Combining the above two business modes together, we can build a new mode called MembershipAdvertising Mode. More specifically, the video website provides two types of services for mobile users: member service(s) (one or more) and nonmember service. The website members need to pay the video website for enjoying the high quality, adfree video services, while the nonmember can watch the low quality, adcontaining video services for free. In this mode, the video website can create revenues from mobile user members as well as advertisers, and is thus a more flexible business mode than membership mode or advertising Mode. In practice, some popular video websites in China, such as TENCNET, IQIYI, YOUKU and SOHU, have adopted the MembershipAdvertising Mode in their major business model. However, we notice that few literature has studied the interactions among all interest entities of this model (e.g., advertiser, video websites and mobile users) as well as the designs of the corresponding policies. Motivated by this, we conduct the study in this paper.
IC Contributions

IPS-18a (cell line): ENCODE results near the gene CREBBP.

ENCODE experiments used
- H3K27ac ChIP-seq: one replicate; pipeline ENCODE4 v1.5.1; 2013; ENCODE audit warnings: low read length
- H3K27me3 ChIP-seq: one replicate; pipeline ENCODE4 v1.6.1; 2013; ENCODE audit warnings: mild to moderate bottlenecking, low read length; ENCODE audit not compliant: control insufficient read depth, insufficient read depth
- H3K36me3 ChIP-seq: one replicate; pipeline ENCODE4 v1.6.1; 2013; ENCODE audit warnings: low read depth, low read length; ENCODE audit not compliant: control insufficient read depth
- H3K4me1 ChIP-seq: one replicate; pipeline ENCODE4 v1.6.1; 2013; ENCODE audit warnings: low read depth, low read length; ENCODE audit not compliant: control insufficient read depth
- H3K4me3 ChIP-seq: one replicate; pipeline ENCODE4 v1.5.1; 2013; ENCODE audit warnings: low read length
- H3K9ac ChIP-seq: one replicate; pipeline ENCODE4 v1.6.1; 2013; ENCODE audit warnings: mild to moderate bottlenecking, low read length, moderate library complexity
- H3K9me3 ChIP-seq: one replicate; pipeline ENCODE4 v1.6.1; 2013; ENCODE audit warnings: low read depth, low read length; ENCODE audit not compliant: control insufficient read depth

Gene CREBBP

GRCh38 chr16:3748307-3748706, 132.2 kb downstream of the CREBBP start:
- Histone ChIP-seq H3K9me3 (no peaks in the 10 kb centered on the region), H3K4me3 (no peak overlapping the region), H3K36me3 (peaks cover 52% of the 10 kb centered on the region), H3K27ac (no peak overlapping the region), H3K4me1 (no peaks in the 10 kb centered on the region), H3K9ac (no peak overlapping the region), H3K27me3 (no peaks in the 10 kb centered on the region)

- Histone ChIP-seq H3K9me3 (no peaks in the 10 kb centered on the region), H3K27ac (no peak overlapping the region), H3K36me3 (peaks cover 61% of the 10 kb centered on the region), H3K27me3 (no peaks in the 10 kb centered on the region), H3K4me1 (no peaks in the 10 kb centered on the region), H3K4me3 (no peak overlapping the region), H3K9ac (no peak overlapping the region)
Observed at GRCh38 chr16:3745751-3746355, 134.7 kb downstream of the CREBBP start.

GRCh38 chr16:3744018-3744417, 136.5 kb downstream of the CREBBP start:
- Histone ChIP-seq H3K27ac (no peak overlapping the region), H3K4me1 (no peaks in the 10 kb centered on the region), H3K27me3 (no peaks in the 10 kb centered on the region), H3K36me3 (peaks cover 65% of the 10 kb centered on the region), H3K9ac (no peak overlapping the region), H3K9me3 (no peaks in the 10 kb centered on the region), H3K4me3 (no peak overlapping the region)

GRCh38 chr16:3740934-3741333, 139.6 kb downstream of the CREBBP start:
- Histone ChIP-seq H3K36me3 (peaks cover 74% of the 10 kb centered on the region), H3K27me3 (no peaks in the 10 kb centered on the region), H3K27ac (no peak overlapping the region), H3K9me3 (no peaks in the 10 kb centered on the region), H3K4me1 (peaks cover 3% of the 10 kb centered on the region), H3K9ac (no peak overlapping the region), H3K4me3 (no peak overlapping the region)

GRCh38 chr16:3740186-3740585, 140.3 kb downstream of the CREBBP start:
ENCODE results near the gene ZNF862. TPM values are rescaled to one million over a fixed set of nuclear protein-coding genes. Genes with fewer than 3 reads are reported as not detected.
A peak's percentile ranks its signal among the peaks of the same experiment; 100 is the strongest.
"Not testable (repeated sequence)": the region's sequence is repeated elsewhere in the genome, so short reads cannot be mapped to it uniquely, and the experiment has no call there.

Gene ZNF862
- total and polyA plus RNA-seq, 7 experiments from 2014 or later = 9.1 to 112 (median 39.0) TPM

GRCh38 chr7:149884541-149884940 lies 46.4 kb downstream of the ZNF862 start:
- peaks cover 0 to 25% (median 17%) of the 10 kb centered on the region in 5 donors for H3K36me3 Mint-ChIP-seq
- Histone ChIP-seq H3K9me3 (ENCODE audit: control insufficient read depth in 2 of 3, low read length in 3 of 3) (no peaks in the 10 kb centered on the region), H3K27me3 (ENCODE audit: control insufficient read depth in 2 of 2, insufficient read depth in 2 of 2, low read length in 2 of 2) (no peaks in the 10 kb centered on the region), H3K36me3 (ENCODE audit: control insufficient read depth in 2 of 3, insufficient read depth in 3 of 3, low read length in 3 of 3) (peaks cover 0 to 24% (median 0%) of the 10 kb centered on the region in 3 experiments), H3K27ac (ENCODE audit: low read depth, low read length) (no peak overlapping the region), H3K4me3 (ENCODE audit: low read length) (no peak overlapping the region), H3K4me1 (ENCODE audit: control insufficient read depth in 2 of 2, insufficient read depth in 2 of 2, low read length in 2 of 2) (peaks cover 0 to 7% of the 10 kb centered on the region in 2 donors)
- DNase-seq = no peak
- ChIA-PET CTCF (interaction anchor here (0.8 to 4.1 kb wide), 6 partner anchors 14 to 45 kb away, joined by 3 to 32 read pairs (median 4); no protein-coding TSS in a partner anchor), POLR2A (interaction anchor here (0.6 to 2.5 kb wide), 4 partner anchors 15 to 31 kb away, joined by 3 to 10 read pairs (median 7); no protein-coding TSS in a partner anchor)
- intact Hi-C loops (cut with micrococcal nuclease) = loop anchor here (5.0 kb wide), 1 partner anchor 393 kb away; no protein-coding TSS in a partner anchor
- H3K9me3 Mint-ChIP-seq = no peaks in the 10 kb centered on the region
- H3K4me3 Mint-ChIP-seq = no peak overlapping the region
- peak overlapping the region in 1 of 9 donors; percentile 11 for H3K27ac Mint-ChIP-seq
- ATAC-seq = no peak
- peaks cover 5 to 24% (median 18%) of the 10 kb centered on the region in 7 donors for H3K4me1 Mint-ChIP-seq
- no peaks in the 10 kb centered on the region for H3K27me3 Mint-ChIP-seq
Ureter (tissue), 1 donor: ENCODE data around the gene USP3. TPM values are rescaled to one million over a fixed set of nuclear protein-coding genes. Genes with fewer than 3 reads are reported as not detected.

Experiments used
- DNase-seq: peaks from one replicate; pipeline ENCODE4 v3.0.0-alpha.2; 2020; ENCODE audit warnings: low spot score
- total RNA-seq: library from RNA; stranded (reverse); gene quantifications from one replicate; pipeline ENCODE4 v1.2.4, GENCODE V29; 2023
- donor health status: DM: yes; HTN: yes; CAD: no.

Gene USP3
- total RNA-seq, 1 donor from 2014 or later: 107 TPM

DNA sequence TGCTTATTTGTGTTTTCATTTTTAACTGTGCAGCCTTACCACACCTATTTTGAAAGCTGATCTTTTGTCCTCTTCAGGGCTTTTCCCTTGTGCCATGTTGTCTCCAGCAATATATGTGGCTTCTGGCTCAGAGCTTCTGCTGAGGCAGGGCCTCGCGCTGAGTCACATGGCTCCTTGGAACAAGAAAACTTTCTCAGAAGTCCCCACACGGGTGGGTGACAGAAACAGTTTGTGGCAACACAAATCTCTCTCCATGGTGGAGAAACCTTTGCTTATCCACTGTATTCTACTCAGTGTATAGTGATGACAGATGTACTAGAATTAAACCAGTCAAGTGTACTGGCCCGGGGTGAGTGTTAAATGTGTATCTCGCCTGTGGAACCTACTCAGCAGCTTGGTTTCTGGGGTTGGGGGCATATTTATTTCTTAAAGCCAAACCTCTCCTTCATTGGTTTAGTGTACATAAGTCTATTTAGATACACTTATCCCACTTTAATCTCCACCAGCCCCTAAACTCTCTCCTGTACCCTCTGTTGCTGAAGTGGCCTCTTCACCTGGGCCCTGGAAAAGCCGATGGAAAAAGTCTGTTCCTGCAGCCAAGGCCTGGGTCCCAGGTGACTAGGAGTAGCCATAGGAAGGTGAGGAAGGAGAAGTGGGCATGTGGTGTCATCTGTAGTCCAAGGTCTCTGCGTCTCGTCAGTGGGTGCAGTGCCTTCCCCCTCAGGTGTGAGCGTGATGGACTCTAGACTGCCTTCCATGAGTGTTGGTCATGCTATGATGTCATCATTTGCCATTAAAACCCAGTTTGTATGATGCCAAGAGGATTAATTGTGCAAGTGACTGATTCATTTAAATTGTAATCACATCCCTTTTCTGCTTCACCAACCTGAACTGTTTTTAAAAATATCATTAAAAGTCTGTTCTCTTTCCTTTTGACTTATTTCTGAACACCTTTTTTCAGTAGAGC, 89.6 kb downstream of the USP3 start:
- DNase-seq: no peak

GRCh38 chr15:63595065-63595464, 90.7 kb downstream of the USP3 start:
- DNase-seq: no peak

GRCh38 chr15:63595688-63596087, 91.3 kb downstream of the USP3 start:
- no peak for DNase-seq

In this paper, we investigate the economics of the video websites with the MembershipAdvertising Mode in the wireless network. More specifically, video websites provide three video services for mobile users: VIPMember service, RegularMember service and NonMember service. For VIPMember and RegularMember services, the video websites charge the subscribed mobile users a fee according to their pricing mechanisms, where the price of the VIPMember service is higher than that of RegularMember service. Correspondingly, VIPMember service subscribers can enjoy the high rate adfree video service for unit period, and the RegularMember service subscribers can enjoy the middle rate adfree video service for unit period. For NonMember services, although no membership fee is paid, the mobile users can only enjoy the low rate adcontaining video service. According to the websites’ pricing mechanisms, mobile users choose one of these three video services as their watching strategies based on their own preference of the video QualityofExperience (QoE). Since the NonMember mobile users are the potential consumers of the advertiser, to promote the sales of its commodities, advertiser offers a certain budget for purchasing the advertising spaces among all video websites to display its commodities’ advertisements. Meanwhile, the advertising budget attracts each video website to sell its own advertising spaces to the advertiser. Each video website decides the selling number of the advertising spaces with the consideration of the advertising budget, its own advertising space maintenance cost and other websites’ advertising spaces selling strategies.